Mapping abandoned agriculture with multi-temporal MODIS satellite data

Research output: Contribution to journalJournal articleResearchpeer-review

Agriculture is expanding and intensifying in many areas of the world, but abandoned agriculture is also becoming more widespread. Unfortunately, data and methods to monitor abandoned agriculture accurately over large areas are lacking. Remote sensing methods may be able to fill this gap though, especially with the frequent observations provided by coarser-resolution sensors and new classification techniques. Past efforts to map abandoned agriculture relied mainly on Landsat data, making it hard to map large regions, and precluding the use of phenology information to identify abandoned agriculture. Our objective here was to test methods to map abandoned agriculture at broad scales with coarse-resolution satellite imagery and phenology data. We classified abandoned agriculture for one Moderate Resolution Imaging Spectroradiometer (MODIS) tile in Eastern Europe (~1,236,000km 2) where abandoned agriculture was widespread. Input data included Normalized Difference Vegetation Index (NDVI) and reflectance bands (NASA Global MODIS Terra and Aqua 16-Day Vegetation Indices for the years 2003 through 2008, ~250-m resolution), as well as phenology metrics calculated with TIMESAT. The data were classified with Support Vector Machines (SVM). Training data were derived from several Landsat classifications of agricultural abandonment in the study area. A validation was conducted based on independently collected data. Our results showed that it is possible to map abandoned agriculture for large areas from MODIS data with an overall classification accuracy of 65%. Abandoned agriculture was widespread in our study area (15.1% of the total area, compared to 29.6% agriculture). We found strong differences in the MODIS data quality for different years, with data from 2005 resulting in the highest classification accuracy for the abandoned agriculture class (42.8% producer's accuracy). Classifications of MODIS NDVI data were almost as accurate as classifications based on a combination of both red and near-infrared reflectance data. MODIS NDVI data only from the growing-season resulted in similar classification accuracy as data for the full year. Using multiple years of MODIS data did not increase classification accuracy. Six phenology metrics derived with TIMESAT from the NDVI time series (2003-2008) alone were insufficient to detect abandoned agriculture, but phenology metrics improved classification accuracies when used in conjunction with NDVI time series by more than 8% over the use of NDVI data alone. The approach that we identified here is promising and suggests that it is possible to map abandoned agriculture at broad scales, which is relevant to gain a better understanding of this important land use change process.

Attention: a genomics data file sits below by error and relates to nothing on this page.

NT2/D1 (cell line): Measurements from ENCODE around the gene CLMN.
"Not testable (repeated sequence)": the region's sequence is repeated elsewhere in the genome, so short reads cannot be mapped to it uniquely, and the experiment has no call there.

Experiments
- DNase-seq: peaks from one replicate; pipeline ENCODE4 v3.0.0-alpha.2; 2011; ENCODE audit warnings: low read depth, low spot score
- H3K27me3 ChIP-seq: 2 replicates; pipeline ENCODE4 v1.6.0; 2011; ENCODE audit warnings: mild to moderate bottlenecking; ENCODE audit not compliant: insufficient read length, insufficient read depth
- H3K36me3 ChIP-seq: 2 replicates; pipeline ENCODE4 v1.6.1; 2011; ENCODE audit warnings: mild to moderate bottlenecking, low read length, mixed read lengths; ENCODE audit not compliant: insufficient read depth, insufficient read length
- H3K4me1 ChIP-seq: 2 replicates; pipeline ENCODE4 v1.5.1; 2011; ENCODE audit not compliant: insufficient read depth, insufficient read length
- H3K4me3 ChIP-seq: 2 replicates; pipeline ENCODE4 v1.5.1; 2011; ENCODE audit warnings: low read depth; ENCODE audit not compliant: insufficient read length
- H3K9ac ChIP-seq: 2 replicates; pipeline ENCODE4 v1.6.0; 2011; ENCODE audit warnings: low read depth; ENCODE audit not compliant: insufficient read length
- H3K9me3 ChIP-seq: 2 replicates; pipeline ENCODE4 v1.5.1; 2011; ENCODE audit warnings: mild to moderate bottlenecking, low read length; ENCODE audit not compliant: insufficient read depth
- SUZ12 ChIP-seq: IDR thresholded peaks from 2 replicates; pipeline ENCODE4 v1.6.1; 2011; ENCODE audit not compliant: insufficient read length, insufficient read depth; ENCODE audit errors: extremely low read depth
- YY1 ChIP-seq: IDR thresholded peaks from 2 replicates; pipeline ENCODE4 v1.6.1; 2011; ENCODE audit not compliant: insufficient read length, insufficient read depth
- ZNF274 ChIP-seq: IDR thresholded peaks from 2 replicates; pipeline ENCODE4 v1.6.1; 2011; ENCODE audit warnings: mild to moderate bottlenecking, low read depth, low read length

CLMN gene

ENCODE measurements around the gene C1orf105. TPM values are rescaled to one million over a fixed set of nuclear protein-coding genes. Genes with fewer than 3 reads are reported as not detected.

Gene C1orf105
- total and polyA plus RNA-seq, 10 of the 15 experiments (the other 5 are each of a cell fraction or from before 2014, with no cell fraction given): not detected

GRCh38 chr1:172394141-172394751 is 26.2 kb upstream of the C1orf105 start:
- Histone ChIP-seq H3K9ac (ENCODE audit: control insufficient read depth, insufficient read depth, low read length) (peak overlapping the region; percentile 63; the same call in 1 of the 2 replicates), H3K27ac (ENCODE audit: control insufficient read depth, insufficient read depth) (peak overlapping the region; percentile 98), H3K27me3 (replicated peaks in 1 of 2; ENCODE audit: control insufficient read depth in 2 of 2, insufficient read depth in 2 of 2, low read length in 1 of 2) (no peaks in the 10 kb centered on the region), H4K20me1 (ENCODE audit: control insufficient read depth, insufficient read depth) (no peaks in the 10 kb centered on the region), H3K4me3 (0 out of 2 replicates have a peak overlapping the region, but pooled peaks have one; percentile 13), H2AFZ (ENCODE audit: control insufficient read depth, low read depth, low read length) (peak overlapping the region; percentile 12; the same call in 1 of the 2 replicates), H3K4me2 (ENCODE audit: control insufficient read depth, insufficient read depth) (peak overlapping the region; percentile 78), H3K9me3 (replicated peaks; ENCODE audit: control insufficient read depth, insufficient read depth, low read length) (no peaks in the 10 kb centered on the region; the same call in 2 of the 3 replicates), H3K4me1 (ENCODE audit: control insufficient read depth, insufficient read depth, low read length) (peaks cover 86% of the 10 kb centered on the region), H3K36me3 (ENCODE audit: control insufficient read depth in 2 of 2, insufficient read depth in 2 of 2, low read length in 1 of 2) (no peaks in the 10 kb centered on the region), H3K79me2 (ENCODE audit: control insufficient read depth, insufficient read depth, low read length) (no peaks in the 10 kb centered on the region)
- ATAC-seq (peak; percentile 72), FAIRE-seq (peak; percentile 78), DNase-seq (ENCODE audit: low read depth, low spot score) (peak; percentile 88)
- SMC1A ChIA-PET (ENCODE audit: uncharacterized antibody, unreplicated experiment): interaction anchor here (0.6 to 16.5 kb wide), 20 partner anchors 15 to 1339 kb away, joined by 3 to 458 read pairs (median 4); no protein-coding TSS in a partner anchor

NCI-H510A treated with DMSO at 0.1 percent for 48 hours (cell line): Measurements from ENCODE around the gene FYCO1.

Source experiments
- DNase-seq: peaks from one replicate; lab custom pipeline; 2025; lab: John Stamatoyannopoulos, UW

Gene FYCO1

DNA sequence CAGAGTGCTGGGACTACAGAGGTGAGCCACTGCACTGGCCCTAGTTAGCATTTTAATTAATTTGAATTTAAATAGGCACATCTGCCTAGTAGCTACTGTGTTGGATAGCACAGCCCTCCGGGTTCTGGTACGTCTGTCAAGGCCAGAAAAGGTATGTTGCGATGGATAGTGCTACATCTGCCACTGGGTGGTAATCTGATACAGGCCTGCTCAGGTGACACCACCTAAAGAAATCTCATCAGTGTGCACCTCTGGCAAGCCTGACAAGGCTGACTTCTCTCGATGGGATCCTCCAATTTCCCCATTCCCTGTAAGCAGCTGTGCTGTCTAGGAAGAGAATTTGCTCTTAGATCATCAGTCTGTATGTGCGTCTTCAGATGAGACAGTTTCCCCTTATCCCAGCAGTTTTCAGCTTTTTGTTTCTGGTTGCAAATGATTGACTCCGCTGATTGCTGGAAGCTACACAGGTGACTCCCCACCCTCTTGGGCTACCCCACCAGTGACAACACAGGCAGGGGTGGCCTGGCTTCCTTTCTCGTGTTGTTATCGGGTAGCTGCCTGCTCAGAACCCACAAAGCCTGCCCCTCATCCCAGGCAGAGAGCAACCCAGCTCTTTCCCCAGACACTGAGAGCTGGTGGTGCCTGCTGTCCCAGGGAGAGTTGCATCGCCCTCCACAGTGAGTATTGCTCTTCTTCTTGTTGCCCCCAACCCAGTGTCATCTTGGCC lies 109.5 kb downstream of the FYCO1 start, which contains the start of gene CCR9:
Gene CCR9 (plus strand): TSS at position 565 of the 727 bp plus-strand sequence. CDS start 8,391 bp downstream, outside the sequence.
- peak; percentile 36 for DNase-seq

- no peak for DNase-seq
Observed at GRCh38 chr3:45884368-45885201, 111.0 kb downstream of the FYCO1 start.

Original languageEnglish
JournalRemote Sensing of Environment
Pages (from-to)334-347
Number of pages14
Publication statusPublished - 2012
Externally publishedYes

    Research areas

  • Agricultural abandonment, Change detection, Eastern Europe and the former Soviet Union, Fallow land, Farmland, Land use and land cover change, Landsat, MODIS, Phenology, Support vector machines, SVM, Time series

ID: 138855317